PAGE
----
Flower meadow on the roof: New cafeteria in Stuttgart
Client: LH Stuttgart, Referat Jugend und Bildung, Schulverwaltungsamt vertreten durch Technisches Referat, Hochbauamt
Architect: hammeskrause architekten
Project team: Nils Krause, Joep Kuys
Location: Hechinger Str. 73, 70567 Stuttgart (DE)
"This one, jointly designed skin is a symbol for the shared "heart" of the two schools, which are so different in their pedagogical concepts and their pupils.“ Nils Krause, Hammeskrause Architect.
The new building at Hechinger Strasse in Stuttgart’s Möhringen district is situated in the access area of the campus that the two schools share, in urban structure terms forming the entrance to the schoolyard and likewise enclosing it. The cafeteria is a symbol for the interactive unity of the two schools, not only due to its location but also regarding participative processes involved in its creation.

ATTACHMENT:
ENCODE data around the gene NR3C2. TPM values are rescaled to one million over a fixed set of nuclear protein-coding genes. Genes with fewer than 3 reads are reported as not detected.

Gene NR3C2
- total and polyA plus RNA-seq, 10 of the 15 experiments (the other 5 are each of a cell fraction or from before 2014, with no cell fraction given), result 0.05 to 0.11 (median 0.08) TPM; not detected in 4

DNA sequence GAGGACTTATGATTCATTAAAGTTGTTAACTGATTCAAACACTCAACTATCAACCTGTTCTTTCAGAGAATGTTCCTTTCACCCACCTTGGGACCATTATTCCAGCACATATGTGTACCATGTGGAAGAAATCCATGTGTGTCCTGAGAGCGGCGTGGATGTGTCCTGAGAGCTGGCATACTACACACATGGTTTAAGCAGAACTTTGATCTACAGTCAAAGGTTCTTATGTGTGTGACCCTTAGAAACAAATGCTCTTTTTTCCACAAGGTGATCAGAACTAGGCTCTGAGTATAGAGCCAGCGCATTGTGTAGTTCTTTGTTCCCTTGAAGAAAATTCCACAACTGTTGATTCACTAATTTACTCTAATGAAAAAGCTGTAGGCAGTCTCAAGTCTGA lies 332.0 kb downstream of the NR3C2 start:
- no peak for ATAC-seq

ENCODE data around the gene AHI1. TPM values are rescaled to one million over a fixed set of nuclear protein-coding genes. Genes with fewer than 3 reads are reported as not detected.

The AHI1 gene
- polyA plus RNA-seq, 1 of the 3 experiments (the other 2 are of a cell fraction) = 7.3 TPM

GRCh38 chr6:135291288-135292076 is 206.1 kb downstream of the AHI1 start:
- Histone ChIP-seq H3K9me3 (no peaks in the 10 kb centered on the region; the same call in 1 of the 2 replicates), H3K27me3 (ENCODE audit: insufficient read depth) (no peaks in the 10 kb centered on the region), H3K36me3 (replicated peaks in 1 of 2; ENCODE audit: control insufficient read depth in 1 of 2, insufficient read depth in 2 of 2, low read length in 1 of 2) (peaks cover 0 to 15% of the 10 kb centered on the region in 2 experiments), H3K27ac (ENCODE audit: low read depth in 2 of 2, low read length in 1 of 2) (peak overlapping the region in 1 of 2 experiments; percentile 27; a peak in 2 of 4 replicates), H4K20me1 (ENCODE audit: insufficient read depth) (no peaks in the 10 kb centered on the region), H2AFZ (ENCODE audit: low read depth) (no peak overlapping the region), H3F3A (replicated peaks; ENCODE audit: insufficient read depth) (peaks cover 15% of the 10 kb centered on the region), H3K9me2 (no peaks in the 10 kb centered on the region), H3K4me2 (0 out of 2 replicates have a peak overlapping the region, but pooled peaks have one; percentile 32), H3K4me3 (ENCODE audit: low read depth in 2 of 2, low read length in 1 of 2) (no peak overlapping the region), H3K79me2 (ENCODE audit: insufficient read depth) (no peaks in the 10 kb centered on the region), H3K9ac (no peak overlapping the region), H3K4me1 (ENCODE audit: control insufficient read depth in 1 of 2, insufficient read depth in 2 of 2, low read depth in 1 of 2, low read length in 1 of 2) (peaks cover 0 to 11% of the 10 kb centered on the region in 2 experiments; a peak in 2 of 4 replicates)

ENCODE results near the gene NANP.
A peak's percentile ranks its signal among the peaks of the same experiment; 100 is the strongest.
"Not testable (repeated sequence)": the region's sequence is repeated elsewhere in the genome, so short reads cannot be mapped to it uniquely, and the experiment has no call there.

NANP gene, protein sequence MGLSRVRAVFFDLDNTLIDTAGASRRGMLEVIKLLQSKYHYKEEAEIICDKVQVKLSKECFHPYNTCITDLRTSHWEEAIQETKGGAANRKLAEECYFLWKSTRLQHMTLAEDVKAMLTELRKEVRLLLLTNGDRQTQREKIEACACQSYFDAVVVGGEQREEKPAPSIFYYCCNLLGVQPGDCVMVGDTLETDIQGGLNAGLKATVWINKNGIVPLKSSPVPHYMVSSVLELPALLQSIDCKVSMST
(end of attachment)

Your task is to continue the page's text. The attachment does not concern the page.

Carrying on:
The school buildings at the campus shared by the Anne Frank Integrative School and the Heilbrunnen School are typical of the 1960s, as seen in their pebbledash parapets alternating with window bands formed out of wooden elements, and their flat roofs. The design with its archetypal shape deliberately differs from the existing volumes. A column-free pitched roof covers the cafeteria and event hall, whereby a glazed gable wall opens up the building up to the campus without taking light from the existing music classroom.
A skin of coloured aluminium shingles clads the building’s timber structure on the walls and roof, forming the exterior envelope of the shared cafeteria. Its colour design was developed together with the school students in a participative process. A colour scheme named ‘A Flower Meadow for a Picnic’ arrived at in a joint process was executed without any changes, thus fostering a high degree of identification and feeling of solidarity.
Along with making it possible to serve some 600 meals in two shifts, the new building provides a space for school events like concerts and drama performances. A contiguous wooden bench lines the inner walls and continues on to the outside, where the eaves of the glazed gable protect it from the weather. Large openings in the walls and roof provide views of the surrounding foliage and urban area.